The Western media has been consumed in recent days with the news that Islamic State militants have captured the strategically critical city of Ramadi in Iraq. The narrative is one of incompetence on the part of Iraqi military forces who, the corporate media tells us, are simply either ineffectual or hopelessly corrupt. Some analysts and pundits, especially those on the right who oppose Obama for various reasons, have used the fall of Ramadi to legitimize their claims that Obama’s “weakness” on the ISIS issue brought events to this point.

While there is truth to the assertion that Iraqi military forces are riddled with severe problems, from sectarianism in the command hierarchy, to poor training and, at times, organizational disarray, none of these issues is singularly responsible for the loss of Ramadi. Nor is it entirely accurate to say that Obama’s alleged weakness is really the cause.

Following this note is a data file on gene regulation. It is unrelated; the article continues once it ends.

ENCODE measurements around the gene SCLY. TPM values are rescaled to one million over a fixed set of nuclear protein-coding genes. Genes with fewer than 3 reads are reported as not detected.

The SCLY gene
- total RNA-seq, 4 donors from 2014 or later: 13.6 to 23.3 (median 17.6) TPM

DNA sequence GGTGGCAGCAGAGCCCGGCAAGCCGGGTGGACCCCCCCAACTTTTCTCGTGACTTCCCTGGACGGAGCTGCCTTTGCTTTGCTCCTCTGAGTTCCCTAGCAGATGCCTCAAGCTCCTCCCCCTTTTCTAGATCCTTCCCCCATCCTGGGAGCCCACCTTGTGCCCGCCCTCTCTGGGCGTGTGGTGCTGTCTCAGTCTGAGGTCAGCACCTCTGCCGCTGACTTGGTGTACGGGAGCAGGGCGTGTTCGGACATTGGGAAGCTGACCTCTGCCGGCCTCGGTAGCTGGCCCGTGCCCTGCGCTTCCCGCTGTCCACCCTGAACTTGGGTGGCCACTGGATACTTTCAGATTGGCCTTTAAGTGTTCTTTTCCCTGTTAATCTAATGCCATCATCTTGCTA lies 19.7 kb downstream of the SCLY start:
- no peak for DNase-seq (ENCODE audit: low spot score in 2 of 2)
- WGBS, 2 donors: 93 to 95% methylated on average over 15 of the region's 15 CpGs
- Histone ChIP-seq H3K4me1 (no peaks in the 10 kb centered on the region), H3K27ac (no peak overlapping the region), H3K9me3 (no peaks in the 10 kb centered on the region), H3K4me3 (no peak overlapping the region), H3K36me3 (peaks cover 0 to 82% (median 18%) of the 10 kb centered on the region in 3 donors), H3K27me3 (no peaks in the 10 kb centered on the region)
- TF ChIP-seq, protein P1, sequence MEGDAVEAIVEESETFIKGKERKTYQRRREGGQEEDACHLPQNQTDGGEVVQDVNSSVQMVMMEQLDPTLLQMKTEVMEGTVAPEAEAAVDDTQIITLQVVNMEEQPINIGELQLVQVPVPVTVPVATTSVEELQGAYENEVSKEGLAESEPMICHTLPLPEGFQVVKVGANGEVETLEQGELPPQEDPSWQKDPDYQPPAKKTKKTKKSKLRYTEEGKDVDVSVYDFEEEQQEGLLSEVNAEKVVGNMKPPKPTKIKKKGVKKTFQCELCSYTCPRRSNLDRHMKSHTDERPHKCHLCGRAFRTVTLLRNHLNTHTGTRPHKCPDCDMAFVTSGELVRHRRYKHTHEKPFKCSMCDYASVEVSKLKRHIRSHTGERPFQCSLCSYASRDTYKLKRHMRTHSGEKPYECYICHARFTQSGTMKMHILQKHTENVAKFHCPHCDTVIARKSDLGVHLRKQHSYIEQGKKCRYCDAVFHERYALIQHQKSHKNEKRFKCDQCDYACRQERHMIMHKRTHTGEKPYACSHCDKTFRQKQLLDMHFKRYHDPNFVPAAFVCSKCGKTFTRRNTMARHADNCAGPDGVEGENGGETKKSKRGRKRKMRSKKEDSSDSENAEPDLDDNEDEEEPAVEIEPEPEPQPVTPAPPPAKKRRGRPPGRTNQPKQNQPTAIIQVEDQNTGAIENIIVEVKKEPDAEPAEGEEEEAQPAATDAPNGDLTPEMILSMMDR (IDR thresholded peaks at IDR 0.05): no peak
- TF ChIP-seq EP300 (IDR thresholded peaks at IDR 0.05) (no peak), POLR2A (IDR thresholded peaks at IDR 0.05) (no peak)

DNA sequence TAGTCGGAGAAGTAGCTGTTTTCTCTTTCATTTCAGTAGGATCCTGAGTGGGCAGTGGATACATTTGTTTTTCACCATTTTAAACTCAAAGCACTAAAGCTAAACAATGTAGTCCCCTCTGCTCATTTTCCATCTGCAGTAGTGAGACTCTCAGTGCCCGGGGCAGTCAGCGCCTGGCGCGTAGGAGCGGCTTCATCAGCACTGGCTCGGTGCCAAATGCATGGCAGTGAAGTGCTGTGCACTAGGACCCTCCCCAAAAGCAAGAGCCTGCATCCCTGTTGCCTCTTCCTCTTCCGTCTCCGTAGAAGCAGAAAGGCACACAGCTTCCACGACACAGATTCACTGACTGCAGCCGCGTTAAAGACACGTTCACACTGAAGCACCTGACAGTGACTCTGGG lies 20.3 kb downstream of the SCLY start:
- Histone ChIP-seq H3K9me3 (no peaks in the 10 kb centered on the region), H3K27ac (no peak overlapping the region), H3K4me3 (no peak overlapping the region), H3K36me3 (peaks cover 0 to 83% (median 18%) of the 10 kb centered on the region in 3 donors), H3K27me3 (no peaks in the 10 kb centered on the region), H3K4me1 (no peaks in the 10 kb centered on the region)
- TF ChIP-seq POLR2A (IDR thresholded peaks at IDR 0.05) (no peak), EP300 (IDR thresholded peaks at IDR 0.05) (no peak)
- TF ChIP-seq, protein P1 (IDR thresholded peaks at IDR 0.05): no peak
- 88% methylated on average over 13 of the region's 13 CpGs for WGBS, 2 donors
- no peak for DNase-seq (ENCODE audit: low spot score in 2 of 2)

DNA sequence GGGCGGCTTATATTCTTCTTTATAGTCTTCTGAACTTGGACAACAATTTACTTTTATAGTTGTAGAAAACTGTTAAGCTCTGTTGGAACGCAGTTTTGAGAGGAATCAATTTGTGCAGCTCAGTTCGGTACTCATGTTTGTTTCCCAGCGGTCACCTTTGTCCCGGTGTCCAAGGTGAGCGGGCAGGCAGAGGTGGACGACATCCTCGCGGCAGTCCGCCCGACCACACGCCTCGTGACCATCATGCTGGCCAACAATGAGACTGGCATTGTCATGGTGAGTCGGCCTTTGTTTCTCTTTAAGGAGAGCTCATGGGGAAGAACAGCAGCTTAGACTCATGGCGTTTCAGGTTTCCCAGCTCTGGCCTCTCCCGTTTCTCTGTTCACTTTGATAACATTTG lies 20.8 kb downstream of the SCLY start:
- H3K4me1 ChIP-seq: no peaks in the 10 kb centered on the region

Rather the primary reason, the one which the media carefully avoids including in their reportage, is the political and military sabotage of Iraq perpetrated by the United States in pursuit of its long-term agenda.

Indeed, while Washington waxes poetic about the need to more forcefully confront ISIS and destroy its military and terrorist infrastructure, the actual policies it has pursued are designed to achieve just the opposite. Instead of promoting unity of command and execution within the Iraqi armed forces, the Pentagon, Congress, and the White House have done everything to fracture Iraq’s political and military structures, fomenting rather than mollifying sectarian conflicts. Then the Washington Post can publish editorials blasting Iraqi fecklessness, and calling for a more robust US military presence. In this way, the US policy of promoting division and weakness within Iraq has directly led to the dire situation in Ramadi and throughout the country.